How I Attempt to Escape Bad Versions of Groundhog Day as a Public High School Teacher

At 27 years of teaching high school, too many days feel like badly directed versions of Bill Murray’s Groundhog Day:

File:Groundhog Day, Punxsutawney, 2013-2.jpg
Image posted by Anthony Quintano, distributed under a CC-BY 2.0 license.

Not too long ago, a good friend texted to ask how I’ve made it this long. I was tempted to answer that it was probably due to a head injury. Actually, a big part of making it this long has been with the support of such friends who love to learn and love to promote learning but struggle with our cultural and institutional settings that seem absurdly obstructive to learning.

Philosophy, friendships, and good books seem to most help me push back against absurd anti-learning forces. Reading “The Allegory of the Cave” or Rosencrantz and Guildenstern Are Dead with others are the sort of texts that seem to open up space for better questions about learning, relationships, and long-term flourishing. Over the years, I’ve often found that philosophical questions help facilitate better reading, relationships, and better attitudes about life and the struggles against absurdities.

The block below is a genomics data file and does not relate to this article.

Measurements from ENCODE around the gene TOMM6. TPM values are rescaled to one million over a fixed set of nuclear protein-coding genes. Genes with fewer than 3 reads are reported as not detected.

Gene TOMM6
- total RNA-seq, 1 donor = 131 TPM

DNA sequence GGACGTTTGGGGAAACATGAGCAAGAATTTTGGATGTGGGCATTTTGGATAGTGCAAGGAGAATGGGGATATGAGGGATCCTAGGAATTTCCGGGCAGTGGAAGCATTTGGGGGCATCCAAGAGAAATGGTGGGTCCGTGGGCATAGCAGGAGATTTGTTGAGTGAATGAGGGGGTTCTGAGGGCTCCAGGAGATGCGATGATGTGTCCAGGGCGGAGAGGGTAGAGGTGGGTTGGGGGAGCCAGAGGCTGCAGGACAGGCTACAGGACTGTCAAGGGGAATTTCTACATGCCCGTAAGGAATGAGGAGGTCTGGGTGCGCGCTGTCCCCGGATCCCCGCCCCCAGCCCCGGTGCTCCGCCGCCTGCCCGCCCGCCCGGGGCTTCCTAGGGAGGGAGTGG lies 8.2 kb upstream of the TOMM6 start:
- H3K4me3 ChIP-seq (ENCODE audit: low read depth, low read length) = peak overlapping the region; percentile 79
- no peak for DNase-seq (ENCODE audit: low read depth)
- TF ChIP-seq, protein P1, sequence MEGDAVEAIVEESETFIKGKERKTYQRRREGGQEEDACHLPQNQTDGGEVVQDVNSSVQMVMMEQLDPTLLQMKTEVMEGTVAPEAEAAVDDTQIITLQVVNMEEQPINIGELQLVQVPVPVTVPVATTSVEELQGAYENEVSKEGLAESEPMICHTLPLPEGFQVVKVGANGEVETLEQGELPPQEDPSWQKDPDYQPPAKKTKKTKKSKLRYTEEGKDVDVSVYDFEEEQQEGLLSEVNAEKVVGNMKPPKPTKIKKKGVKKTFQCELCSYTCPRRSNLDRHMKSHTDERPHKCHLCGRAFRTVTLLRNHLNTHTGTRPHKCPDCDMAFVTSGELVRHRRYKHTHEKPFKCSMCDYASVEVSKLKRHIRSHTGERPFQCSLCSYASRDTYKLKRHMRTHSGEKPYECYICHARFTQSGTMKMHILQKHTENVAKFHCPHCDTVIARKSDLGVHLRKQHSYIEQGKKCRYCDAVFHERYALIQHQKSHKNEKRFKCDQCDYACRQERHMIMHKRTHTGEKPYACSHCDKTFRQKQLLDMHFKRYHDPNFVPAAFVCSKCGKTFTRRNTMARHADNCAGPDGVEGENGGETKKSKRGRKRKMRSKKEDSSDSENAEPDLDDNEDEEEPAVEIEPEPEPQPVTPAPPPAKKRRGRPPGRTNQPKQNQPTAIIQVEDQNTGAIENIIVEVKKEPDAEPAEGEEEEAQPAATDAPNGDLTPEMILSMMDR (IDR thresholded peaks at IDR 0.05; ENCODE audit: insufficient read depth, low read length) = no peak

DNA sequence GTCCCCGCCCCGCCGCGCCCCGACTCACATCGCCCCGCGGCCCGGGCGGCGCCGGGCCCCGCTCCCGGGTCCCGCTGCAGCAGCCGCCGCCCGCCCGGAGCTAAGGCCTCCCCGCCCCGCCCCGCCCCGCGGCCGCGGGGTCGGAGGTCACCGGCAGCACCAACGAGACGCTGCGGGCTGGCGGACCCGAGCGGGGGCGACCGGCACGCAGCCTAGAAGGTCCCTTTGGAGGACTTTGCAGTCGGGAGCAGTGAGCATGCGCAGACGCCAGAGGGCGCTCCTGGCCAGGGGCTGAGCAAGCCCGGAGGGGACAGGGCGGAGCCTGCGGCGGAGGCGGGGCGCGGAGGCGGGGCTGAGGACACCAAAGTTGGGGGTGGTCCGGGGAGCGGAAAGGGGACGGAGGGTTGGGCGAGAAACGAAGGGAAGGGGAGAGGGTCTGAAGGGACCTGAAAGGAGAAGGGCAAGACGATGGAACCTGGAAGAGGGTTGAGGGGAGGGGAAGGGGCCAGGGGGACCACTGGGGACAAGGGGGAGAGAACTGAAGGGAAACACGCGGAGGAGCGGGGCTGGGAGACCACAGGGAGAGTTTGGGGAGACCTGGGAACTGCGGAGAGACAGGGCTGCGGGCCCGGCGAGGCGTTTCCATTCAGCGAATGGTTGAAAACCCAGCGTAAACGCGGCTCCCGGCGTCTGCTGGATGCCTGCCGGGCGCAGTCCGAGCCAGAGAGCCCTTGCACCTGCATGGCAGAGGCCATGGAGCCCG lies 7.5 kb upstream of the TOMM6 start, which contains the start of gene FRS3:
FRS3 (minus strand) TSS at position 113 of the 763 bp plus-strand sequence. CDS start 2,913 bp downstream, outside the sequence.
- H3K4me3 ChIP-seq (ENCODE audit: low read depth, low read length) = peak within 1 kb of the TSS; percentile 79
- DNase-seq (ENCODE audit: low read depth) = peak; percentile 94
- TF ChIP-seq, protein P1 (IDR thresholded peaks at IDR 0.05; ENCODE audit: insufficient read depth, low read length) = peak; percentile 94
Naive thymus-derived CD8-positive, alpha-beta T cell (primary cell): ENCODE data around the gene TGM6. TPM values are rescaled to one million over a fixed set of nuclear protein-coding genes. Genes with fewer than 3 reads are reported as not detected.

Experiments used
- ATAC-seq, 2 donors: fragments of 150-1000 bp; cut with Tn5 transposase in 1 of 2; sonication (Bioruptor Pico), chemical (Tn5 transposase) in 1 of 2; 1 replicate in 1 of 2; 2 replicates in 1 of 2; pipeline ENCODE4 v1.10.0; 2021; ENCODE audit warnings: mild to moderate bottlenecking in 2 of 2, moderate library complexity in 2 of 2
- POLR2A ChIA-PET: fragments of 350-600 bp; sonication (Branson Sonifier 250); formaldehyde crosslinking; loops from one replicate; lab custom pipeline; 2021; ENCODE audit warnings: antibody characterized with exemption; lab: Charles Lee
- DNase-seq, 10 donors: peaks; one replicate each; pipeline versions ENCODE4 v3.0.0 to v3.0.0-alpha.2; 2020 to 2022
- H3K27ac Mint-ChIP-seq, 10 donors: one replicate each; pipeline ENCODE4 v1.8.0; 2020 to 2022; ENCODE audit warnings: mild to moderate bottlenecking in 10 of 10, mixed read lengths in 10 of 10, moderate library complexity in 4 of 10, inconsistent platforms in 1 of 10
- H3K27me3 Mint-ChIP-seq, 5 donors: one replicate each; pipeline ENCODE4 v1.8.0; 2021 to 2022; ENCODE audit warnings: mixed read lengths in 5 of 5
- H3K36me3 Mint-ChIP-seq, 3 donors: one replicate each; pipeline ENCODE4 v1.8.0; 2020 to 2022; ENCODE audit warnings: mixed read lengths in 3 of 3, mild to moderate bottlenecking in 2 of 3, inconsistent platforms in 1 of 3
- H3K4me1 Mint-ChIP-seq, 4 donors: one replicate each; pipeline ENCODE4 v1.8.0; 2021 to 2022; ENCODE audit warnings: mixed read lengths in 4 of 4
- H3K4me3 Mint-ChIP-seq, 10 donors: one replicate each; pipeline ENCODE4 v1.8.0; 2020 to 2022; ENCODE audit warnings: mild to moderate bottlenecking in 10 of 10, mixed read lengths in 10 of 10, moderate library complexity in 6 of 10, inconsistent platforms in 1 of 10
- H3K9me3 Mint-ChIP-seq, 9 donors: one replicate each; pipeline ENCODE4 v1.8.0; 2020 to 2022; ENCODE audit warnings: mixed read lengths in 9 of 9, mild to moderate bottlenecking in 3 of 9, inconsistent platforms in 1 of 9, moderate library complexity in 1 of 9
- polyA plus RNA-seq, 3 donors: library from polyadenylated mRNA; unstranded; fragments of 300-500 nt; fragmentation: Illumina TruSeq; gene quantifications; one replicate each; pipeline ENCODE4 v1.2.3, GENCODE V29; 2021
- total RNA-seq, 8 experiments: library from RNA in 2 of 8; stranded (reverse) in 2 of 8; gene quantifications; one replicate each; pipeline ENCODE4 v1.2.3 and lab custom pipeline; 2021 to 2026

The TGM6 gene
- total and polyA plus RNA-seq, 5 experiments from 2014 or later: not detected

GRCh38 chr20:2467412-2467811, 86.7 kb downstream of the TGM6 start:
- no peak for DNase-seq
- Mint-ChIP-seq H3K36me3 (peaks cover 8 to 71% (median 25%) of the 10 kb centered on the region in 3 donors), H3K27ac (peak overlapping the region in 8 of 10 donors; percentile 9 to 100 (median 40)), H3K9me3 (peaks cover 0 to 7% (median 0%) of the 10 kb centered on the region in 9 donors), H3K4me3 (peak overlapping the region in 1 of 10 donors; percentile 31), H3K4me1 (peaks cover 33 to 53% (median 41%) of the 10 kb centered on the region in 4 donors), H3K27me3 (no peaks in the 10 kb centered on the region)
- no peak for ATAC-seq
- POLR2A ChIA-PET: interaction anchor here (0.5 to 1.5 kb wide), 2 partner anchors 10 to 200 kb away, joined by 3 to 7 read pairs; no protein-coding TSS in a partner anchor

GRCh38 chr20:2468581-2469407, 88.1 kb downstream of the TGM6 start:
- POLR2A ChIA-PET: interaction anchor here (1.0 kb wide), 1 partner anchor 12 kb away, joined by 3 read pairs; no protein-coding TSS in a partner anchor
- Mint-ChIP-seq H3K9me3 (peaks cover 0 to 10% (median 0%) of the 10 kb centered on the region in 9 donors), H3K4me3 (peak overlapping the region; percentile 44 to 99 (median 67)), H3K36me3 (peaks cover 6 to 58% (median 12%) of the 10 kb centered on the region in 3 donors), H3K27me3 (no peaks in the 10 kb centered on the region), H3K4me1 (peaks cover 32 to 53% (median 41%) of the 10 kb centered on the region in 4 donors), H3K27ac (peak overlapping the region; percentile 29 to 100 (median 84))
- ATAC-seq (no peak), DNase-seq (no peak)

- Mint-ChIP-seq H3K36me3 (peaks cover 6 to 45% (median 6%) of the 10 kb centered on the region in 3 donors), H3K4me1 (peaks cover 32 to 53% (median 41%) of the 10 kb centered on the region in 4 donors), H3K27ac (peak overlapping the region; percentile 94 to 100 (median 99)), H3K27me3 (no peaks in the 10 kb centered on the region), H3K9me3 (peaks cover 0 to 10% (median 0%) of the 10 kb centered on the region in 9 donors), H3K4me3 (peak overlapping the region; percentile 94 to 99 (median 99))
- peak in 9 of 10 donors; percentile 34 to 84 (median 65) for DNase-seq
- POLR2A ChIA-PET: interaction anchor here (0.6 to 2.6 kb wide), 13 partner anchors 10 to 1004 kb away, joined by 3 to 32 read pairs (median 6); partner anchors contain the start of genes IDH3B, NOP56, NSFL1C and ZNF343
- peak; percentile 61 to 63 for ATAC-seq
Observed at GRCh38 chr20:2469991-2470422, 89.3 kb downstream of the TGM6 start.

Lately, I’ve been playing with a simple philosophical framework that I can share with students to help us get at the deeper issues of learning and long-term flourishing. I’ve tinkered with basic question approaches from philosophers as different as Dallas Willard and Luc Ferry, but I think I’m getting some traction with the framework below.

Philosophy Framework for Critical Thinking about Literature, History, and Rhetoric. Here are four sets of basic categories and related questions of philosophy to know for learning and long-term flourishing (opposites, increments, and mixes may apply):

  • 1. Metaphysics: What is real? What is the context of our focus on reality?
  • 2. Epistemology: What is true? How do we know?
  • 3. Aesthetics: What is beautiful? How do we respond?
  • 4. Ethics: What is good? What should we do?

Lately, I’ve found this scheme quite useful for discussing all sorts of topics, from Puritans and Romantics to Platonic and Postmodern ideas popping up in Disney/Marvel’s WandaVision. Likewise, our issues of COVID, politics, and race relationships dovetail well with the complex essential questions that can grow out of these starting points.

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